I am now up to date with all past Belshaw World columns, so from this point I can post them on a Wednesday with a week's lag. This also gives me a chance now to catch up on other things such as my New England blog round-ups, as well as my reading of local newspapers. It's quite hard keeping in touch with developments across such a big area.
This reading is quite useful at a broader level because I test some of my broader thinking against the purely local. In On-ground effects of the Australian Government's stimulation packages - March 2009, for example, was informed by my local reading.
In DEPRESSING JIM BELSHAW, Lynne talks about the continuing experiences of partner Peter in dealing with Centrelink and the job network system. I actually caught the now deleted post because Neil picked it up in his Google reader series before Lynne deleted it.
Now the issue of dressing up for an interview is one thing. We all have to fit in to some degree - call it protective colour - with employer perceptions. However, the real core of Lynne's complaint was the apparent implication that if Peter did not comply with the wishes of his trainer he might lose the Newstart benefit.
This actually links to something I have written about quite extensively, the difficulty of designing systems (and especially Government systems) to take difference into account. We all know that a one size fits all approach does not work, yet we constantly replicate it because the difficulties involved in doing otherwise seem just to great.
There is a link here to the problems that I complained about in Belshaw’s World: Seven deadly sins of performance measurement. Peter is presently sitting within a measurement and compliance world surrounded by various performance measures and associated compliance rules and techniques all governed by budget constraints. There is little room in such a world for difference.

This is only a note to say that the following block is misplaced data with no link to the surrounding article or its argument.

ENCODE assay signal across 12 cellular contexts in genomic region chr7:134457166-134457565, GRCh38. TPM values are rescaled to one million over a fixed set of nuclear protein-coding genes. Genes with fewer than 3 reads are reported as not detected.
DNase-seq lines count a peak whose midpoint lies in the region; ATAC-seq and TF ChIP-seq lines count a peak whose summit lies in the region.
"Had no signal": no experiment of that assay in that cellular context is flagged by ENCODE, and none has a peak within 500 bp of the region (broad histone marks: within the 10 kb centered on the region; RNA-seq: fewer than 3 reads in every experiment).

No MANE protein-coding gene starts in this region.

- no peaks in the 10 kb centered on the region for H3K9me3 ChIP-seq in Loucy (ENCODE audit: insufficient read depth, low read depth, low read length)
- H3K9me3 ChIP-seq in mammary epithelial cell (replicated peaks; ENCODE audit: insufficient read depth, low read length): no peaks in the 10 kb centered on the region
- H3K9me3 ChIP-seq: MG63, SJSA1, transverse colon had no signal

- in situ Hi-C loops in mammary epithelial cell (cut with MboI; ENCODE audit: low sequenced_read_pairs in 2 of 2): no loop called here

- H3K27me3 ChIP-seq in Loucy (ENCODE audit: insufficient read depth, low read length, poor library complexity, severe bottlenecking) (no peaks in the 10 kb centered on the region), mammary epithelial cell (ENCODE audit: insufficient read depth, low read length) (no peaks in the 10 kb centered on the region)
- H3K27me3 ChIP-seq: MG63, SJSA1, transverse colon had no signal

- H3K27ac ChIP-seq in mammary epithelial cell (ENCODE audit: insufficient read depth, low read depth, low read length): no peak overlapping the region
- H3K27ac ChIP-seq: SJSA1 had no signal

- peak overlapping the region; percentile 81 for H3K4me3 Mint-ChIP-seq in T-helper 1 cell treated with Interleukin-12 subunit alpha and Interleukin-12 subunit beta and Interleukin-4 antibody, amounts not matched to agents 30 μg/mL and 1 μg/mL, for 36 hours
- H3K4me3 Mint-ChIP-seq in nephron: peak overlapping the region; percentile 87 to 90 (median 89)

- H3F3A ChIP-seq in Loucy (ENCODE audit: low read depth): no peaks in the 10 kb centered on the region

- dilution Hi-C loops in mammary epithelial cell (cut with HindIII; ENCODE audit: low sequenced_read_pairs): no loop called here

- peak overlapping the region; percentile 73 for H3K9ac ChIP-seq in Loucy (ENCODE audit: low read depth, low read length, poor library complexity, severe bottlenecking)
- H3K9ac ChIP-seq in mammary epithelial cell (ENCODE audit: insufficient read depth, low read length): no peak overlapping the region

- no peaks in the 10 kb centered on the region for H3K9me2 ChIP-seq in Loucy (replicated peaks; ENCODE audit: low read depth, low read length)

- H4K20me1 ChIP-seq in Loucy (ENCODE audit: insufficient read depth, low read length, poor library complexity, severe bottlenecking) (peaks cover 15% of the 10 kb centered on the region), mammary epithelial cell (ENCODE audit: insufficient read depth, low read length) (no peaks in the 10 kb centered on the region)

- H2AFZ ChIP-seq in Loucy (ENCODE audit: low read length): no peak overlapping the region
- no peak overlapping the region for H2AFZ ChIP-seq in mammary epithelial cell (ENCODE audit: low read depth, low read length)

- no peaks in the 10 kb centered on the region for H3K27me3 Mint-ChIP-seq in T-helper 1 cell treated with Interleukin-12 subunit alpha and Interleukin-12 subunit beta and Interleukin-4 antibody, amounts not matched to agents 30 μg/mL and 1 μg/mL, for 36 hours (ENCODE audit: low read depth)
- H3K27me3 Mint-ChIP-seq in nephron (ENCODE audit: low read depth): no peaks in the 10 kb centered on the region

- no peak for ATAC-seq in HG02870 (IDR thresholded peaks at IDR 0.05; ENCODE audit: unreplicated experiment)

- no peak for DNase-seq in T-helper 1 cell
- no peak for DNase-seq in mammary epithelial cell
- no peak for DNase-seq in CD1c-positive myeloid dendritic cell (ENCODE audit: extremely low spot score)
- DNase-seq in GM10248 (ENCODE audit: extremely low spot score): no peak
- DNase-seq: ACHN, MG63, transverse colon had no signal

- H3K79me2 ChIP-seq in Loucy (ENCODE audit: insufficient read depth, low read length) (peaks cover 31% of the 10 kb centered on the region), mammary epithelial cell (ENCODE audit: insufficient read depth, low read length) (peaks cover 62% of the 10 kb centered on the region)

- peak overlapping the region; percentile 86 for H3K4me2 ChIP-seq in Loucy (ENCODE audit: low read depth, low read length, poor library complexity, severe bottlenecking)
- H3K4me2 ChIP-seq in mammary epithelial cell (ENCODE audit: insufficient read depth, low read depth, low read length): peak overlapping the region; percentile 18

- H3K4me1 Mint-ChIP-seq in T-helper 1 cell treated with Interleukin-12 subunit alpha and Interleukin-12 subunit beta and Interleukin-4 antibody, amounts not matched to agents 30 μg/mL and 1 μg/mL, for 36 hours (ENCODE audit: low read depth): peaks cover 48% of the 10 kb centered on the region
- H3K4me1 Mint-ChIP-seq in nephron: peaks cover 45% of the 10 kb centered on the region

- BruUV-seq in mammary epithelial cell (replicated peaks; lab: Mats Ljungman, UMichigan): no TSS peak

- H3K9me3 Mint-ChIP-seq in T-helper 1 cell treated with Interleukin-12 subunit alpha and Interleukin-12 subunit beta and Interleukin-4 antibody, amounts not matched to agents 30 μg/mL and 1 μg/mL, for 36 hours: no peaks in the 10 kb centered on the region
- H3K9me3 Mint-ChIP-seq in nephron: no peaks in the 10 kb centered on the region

In Train Reading - Elizabeth Wiedemanns' "World of its own: Inverell's early years", I reported that my train reading had shifted to this local history. This is a very good book, although my copy, annoyingly, has some blank pages.
The New England of 2009 has become very fragmented. Elizabeth's book draws out both Inverell's unique features - this is the Inverell of the title - and the different pattern of geographic linkages that existed in the past.
Her description of the way local self-interest destroyed attempts to get east-west rail linkages provides a graphic illustration of the problem I complained about in Belshaw’s World: Overcoming the curse of local self-interest.
Well, time for work.